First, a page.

Ghazal 48, Verse 9


ba;xshe hai jalvah-e gul ;zauq-e tamaashaa ;Gaalib
chashm ko chaahiye har rang me;N vaa ho jaanaa

1) the glory/appearance of the rose bestows a relish/taste for spectacle, Ghalib
2) the eye should, in every aspect/condition/'color', become open


ba;xshe hai is an archaic form of ba;xshtaa hai (GRAMMAR)


jalvah : 'Manifestation, publicity, conspicuousness; splendour, lustre, effulgence'. (Platts p.387)


rang : 'Colour, colouring matter, pigment, paint, dye; colour, tint, hue, complexion; beauty, bloom; expression, countenance, appearance, aspect; fashion, style; character, nature; mood, mode, manner, method; kind, sort; state, condition'. (Platts p.601)


That is, seeing flowers of many colors blooming in the garden, there is born a relish to have the eye remain open in every color/mood, and see every kind of sight.... The second line explicates the 'relish for spectacle'. (44)

== Nazm page 44


Urdu text: Vajid 1902 {48}

Bekhud Mohani:

Oh Ghalib, the springtime/flourishing of flowers gives pleasure. The duty of humans is that in whatever state they might be, they should behold the scenery of the world. (110)


In former times it was a common custom to end a ghazal with a verse-set, and in order to indicate where the verse-set begins, they put the pen-name in its first verse. By Ghalib's time this custom had not remained very prevalent, but neither had it entirely vanished. Thus these two verses are of this type. Those editors of the diivaan-e ;Gaalib who didn't know about this custom have assumed the verse with the pen-name to be the closing-verse and have put it at the end.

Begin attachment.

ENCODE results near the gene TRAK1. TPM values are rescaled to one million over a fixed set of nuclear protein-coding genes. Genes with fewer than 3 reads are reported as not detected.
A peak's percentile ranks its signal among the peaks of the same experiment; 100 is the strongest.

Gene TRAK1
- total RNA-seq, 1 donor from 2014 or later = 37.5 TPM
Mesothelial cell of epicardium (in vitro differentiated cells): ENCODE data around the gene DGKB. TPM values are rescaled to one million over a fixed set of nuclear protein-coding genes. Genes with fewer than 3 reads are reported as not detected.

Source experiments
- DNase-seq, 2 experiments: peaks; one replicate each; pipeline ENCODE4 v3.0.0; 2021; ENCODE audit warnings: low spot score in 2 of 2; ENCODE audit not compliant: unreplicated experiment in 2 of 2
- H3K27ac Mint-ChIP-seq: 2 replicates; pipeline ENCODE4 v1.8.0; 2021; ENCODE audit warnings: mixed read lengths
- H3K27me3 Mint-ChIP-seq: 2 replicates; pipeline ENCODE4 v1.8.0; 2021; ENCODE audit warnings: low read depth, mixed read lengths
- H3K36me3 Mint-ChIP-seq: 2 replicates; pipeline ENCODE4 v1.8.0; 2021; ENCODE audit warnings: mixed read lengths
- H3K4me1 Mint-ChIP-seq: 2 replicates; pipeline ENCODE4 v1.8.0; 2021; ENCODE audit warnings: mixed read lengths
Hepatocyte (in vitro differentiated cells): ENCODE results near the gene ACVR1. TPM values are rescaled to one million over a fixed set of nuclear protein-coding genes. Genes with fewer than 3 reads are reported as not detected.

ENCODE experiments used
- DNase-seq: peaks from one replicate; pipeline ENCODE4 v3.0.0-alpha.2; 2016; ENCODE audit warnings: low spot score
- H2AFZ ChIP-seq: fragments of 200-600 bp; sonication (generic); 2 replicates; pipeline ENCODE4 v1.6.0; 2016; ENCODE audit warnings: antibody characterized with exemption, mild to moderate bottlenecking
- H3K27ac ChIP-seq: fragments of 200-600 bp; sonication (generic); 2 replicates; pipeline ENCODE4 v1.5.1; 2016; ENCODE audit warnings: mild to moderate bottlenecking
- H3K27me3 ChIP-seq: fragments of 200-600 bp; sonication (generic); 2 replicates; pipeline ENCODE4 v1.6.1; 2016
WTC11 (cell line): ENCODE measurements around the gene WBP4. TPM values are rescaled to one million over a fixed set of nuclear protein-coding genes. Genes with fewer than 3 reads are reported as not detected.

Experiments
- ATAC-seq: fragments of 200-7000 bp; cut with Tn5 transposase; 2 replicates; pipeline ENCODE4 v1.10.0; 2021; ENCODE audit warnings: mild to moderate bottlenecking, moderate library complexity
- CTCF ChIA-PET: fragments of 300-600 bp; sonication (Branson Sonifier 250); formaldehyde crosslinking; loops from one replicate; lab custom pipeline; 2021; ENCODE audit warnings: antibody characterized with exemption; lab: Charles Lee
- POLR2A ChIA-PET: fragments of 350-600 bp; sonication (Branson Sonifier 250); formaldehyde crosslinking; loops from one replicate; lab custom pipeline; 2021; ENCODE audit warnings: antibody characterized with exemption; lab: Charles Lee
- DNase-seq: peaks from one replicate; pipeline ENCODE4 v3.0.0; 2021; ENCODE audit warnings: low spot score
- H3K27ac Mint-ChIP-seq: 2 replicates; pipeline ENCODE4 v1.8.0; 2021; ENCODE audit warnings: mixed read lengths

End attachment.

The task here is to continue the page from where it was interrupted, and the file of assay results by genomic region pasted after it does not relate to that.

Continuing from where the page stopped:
== (1989: 59) [2006: 76-78]

[For further comments on this verse as part of the verse-set, see {48,10}.]


EYES {3,1}
GAZE: {10,12}
JALVAH: {7,4}
TAMASHA: {8,1}

This verse marks the beginning of a two-verse verse-set that comprises {48,9-10}. Some editors, including Hamid, don't mark the verse-set, and reverse the order of the two verses so that the formal closing-verse is at the very end. (On this see Faruqi's comments above.) As always, I follow Arshi.

This stark verse feels very modern, doesn't it? The rose's glory/appearance lures us on, so that we crave to see and enjoy the loveliness of the world, we have a relish for its 'spectacle'. But there's no real good cheer in this verse, no emphasis on the beauties of nature or the flowers that bloom in the spring. The second line is suddenly all too ominously bleak: the eye should, 'no matter what', be open. We humans ought to look fate in the eye.

The wordplay of har rang me;N , in every 'aspect/condition/color', is at the center of the verse. For 'color' is exactly the chief glory of the rose, and the source of its allure. But the rose's color is all too probably an inviting veneer that coats a darker reality. It gives us a relish for looking at the world. But then, looking at the world seems to become a kind of grim or gallant act of noblesse oblige, a requirement of fully human integrity: the eye 'ought to' or 'should' become open, no matter what kind of reality it is destined to behold. For a clear example of the potential grimness of har rang me;N , see {78,7}.

Although it shouldn't be forgotten that sometimes the eye that ought to be open is a mystical one: on the double sense that tamaashaa , 'spectacle', has for Ghalib, see {8,1}. (And sometimes, as in {117,1}, wide open eyes may even have good effects.)

In any case, the other verse of the verse-set, {48,10}, with its imagery of the mirror and the spring greenery, gives a more fruitful and hopeful twist to the idea of looking.

Compare Mir's equally brilliant and insistent advice that the eye must remain open: M{1232,2}. But then, since this is poetry rather than philosophy, he also insists that the eye must remain closed: M{178,3}.